WRAL Poll shows leads for Trump, Burr and Cooper; Election Day turnout will be key
Posted November 2
The latest WRAL poll -- with Republican Donald Trump leading Democrat Hillary Clinton by 7 points; Republican incumbent Sen. Richard Burr up by 6 points over Democrat Deborah Ross and Democrat Roy Cooper with a 1 point lead over Republican incumbent Gov. Pat McCrory -- offers more than just who is ahead a week out from Election Day.
The survey also asked North the likely voters if they'd already cast ballots. After all, the interviews were conducted Oct. 28 through Oct. 31 -- in the midst of early voting in North Carolina.
Fifty-two percent of those backing Clinton had already voted, compared 46 percent of those supporting Trump. The shares were similar for the Senate and governors races.
What that practically means is that Republicans will need to see a big wave of GOP votes turning out on election day -- the kind of boost that Republican Thom Tillis got in 2014 to narrowly defeat incumbent Democrat Sen. Kay Hagan. On average, Tillis' margin of victory was a mere 17 votes per precinct.
There's a significant difference in voter turnout in presidential versus non-presidential election years in North Carolina -- with Republicans tending to make up a greater share of the electorate in non-presidential years.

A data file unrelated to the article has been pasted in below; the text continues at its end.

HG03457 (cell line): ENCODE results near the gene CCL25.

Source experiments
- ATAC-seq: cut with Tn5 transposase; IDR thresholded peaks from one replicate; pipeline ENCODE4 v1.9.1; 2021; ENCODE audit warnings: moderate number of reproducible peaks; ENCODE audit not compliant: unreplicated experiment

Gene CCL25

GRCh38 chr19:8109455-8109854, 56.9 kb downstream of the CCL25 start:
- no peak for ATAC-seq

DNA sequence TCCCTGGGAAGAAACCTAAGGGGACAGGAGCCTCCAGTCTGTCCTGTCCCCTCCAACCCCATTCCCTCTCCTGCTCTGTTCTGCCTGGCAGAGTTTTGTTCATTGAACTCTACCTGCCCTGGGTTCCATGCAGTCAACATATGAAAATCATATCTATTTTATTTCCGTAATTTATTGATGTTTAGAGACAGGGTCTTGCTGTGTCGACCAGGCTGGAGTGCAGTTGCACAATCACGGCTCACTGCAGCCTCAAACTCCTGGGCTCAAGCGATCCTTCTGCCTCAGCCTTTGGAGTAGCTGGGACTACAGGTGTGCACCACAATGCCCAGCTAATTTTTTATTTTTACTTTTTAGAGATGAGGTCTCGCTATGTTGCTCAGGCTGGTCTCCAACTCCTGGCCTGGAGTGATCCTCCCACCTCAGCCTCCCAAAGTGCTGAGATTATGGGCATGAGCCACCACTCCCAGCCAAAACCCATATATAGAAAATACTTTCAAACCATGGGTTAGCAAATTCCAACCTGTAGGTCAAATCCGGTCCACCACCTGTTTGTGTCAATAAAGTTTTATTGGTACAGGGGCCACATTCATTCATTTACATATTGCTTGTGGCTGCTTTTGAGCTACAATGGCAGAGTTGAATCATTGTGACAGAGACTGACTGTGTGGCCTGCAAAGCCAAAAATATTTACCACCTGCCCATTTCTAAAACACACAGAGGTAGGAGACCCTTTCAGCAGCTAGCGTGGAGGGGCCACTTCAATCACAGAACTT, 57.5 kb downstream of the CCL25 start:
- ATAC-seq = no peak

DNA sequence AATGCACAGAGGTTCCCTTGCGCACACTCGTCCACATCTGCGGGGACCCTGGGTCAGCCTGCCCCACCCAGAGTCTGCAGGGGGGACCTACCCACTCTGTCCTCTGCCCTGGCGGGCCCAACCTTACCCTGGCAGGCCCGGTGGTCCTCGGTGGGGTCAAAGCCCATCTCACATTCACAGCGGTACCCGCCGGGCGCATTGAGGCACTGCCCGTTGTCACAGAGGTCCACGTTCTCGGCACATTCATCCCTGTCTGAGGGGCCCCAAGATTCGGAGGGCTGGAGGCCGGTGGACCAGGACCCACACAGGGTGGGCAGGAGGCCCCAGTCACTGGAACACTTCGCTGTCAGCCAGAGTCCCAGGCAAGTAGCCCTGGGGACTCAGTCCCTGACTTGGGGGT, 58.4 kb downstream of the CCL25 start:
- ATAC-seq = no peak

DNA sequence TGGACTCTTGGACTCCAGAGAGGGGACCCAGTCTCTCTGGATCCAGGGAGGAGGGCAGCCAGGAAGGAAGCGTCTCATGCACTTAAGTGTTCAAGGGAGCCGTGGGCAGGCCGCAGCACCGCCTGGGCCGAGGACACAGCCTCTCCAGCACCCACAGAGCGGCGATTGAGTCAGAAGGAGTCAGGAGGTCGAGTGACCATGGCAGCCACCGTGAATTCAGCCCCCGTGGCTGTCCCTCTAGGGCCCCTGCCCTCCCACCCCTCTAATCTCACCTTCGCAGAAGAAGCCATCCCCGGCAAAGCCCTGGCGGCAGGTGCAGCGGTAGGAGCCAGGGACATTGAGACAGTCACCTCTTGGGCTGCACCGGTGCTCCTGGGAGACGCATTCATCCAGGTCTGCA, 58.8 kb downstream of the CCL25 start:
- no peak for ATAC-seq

It's certainly not a surprise to say turnout -- particularly on Election Day -- will be critical for both parties.
The Republican face the task of getting more of their folks to flood the polls on election day. For Democrats, its a matter of not stalling on the momentum built up during early voting. Democrats are flooding the state with the candidates, big-time surrogates -- including the two biggest President Barack Obama and First Lady Michelle Obama -- as well as celebrities.
The Republicans have the top of the ticket -- Trump and vice presidential nominee Mike Pence, coming to the state this week.
By some estimates in early voting, African-American turnout has been as much as 16 percent behind 2012. Gov. McCrory acknowledged that to be a good sign for Republicans during an interview on the "Laura Ingraham" interview show.
"We're not seeing the turnout as anticipated from 2008 or 2012. And we hope that, you know, that bodes well for us," McCrory said. "And we hope that the Trump ticket increases the turnout of new voters for the Republican ticket."